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Arizona Republican Sen. John McCain amped up his criticism of the Oscar-contending film Zero Dark Thirty Thursday, calling its depiction of U.S. intelligence agents torturing an Al Qaeda prisoner “really harmful.”
The one-time GOP presidential candidate was one of three senior senators who Wednesday sent a letter to the movie’s distributor, Sony Pictures, protesting the script’s suggestion that information obtained by water boarding an Islamist detainee eventually allowed U.S. forces to locate and kill terrorist mastermind Osama bin Laden. The lawmakers—McCain, Sen. Diane Feinstein (D-Calif.) and Carl Levin (D-Mich.) demanded that Sony include some sort of disclaimer, since the critically praised film explicitly claims to be based on documentary evidence and first-hand accounts.
McCain, who underwent six years of sporadic torture while a prisoner of the North Vietnamese, went on CNN Thursday to charge that, as released, Zero Dark Thirty could exert a dangerous influence—not only on domestic opinion, but also on attitudes toward America abroad.
“Obviously movies by very highly credentialed producers, directors and casts do have an effect on public opinion, not only in the United States, but also around the world,” he told interviewers on the cable news network. “The brutality depicted is very disturbing, but what senators Levin, Feinstein and I focused on (in the letter to Sony) is that you believe when watching this movie that water boarding and other torture produced information…that lead to the elimination of Osama bin Laden. That’s not the case.”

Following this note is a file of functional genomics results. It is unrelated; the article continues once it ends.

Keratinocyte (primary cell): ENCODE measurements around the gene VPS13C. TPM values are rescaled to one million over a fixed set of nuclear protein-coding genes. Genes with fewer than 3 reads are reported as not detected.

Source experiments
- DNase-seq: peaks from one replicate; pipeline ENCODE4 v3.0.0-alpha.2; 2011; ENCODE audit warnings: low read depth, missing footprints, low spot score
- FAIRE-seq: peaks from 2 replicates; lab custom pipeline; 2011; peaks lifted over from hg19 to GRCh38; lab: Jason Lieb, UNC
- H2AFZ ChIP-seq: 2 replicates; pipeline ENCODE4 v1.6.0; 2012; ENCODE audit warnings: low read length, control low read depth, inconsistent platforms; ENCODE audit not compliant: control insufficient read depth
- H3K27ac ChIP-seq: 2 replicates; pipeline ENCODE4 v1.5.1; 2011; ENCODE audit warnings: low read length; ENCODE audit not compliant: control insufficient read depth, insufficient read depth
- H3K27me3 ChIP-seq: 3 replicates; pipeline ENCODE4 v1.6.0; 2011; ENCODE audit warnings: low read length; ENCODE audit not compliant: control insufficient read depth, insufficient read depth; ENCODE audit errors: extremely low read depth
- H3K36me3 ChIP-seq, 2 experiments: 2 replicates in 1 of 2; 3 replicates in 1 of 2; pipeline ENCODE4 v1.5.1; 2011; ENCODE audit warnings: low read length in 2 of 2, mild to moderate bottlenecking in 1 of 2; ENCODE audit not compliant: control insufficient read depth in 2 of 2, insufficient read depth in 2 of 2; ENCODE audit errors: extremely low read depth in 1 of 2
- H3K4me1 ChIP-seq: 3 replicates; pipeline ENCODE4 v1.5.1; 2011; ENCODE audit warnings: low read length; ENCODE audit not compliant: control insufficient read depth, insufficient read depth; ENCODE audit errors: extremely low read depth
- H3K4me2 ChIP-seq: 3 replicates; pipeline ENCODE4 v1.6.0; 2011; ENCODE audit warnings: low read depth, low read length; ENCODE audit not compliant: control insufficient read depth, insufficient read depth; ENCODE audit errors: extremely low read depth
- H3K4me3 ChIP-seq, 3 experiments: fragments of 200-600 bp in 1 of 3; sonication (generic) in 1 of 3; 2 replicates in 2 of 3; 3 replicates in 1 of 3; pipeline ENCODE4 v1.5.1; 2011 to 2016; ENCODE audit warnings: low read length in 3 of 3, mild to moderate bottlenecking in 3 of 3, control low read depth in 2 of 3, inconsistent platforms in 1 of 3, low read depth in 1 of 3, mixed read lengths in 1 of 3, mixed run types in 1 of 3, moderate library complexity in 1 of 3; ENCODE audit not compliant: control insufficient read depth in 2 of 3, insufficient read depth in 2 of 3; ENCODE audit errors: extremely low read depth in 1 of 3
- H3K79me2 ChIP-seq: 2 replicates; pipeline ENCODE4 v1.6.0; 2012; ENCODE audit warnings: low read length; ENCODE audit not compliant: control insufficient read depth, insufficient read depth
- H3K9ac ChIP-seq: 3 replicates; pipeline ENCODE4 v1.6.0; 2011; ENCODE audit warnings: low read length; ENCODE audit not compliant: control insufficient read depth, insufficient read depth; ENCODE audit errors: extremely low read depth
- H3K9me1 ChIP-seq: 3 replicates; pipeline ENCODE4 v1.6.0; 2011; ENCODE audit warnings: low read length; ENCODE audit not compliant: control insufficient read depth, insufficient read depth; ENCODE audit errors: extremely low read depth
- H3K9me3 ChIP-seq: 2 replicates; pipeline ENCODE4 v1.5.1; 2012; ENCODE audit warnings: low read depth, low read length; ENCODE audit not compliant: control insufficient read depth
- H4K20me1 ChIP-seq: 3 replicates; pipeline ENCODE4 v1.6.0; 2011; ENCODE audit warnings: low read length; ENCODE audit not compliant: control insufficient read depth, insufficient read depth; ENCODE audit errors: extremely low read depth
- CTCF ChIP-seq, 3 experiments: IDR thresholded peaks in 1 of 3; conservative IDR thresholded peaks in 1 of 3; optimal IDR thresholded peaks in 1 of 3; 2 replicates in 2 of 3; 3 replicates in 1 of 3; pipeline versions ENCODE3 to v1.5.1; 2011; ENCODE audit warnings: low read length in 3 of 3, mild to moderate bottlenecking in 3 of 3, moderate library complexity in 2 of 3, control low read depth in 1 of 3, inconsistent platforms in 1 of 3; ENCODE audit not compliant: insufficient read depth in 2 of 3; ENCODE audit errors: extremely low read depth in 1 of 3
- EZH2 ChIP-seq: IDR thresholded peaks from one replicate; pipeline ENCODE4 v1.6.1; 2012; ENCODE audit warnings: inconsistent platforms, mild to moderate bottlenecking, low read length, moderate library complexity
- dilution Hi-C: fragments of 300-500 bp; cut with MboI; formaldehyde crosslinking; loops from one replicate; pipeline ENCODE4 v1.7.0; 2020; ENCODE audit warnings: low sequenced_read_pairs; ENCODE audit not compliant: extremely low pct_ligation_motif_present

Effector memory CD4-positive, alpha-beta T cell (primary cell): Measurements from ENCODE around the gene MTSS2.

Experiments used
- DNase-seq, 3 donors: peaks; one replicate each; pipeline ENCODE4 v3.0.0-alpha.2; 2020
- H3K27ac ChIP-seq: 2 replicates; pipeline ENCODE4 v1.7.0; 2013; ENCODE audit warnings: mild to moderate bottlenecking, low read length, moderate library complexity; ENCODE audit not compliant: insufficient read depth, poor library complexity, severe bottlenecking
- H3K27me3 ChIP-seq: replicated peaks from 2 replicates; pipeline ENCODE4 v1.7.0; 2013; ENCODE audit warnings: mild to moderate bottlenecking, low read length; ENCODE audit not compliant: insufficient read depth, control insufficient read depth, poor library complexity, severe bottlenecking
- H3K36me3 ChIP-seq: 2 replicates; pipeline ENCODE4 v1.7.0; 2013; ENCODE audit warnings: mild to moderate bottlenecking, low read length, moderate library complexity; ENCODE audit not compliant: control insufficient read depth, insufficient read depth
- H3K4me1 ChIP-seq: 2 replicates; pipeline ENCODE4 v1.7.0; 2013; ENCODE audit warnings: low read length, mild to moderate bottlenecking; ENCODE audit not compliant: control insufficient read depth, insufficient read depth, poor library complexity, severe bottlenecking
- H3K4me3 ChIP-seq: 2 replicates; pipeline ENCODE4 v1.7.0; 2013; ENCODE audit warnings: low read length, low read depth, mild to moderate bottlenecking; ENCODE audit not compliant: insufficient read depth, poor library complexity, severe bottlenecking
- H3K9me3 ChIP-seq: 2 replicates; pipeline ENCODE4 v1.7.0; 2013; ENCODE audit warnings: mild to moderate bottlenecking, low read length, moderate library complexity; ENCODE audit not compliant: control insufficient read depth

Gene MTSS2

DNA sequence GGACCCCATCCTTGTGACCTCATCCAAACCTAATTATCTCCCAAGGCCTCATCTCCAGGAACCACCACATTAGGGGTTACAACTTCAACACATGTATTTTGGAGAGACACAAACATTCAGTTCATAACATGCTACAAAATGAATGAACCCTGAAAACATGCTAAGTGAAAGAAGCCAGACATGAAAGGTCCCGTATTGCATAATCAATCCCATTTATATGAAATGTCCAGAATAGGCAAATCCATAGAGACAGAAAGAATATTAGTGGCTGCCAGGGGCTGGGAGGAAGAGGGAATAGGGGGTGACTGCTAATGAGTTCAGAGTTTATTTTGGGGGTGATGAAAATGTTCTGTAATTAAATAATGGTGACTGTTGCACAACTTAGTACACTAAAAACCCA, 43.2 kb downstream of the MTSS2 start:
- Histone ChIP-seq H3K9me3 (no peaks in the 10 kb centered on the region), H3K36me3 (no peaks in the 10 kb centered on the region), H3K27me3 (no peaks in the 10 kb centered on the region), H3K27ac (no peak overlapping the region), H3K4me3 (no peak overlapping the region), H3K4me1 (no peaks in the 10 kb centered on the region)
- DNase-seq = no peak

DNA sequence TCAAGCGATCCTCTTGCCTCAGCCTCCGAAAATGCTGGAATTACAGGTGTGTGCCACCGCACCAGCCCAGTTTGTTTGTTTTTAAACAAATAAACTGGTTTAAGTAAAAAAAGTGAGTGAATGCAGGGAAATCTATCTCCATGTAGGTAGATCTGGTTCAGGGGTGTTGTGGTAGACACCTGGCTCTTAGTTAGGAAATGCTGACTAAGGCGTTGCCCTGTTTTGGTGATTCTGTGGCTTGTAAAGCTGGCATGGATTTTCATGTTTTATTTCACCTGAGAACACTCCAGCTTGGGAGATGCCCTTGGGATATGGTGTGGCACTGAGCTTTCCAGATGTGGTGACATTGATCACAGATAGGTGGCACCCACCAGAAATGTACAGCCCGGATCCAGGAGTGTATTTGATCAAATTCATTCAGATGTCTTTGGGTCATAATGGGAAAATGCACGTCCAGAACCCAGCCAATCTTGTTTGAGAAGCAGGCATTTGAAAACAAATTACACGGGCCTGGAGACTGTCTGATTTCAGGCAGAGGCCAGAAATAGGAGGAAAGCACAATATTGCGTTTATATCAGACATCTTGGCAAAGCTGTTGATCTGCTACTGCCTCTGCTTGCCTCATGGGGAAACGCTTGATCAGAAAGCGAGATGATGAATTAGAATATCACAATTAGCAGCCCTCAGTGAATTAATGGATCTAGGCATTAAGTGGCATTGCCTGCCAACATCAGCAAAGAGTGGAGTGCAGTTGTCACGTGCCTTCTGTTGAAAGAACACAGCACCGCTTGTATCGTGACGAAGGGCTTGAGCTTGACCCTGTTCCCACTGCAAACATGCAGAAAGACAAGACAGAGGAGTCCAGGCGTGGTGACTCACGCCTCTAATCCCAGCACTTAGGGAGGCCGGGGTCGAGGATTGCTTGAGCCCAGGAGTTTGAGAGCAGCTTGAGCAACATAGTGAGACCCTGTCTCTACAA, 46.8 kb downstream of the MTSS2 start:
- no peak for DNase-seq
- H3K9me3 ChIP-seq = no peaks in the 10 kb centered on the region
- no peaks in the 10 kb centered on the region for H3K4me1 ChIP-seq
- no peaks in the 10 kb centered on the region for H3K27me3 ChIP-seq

McCain pointed out that when bin Laden lieutenant Khalid Shaikh Mohammad—the actual master mind of the 9/11 atrocities—“was water boarded, he gave information that was false. He said the guy who lead us to Osama bin Laden had retired.
“The moral of the story is torture does not work. It is hateful. It is harmful, incredibly harmful to the United States of America. To somehow make people believe that it was responsible for the elimination of Osama bin Laden is, in my view, unacceptable.”
Asked whether any of the so-called “enhanced interrogation techniques” used against Shaikh Mohammad had provided any of the information that contributed to his location and killing, McCain was emphatic. “It did not.” Torture, he said, produced answers that “misled the interrogators.”
When questioned about why he has decided to take on this issue with so many other pressing matters pending in Washington, McCain, whose own wartime mistreatment left him so physically impaired that he cannot raise him arms above shoulder height, replied, “I’ve been involved in this issue for a long time. The senate voted 93 to 3 that this kind of thing was unacceptable. … It really goes to what America is all about.
“Do we really want to do things that are inhumane and basically immoral—torturing people? And what is the impact on our image in the world, when we do that? We are in a long ideological struggle with the forces of radical Islam. This gives them all kinds of ammunition when they have a movie that shows that we are torturing people.”
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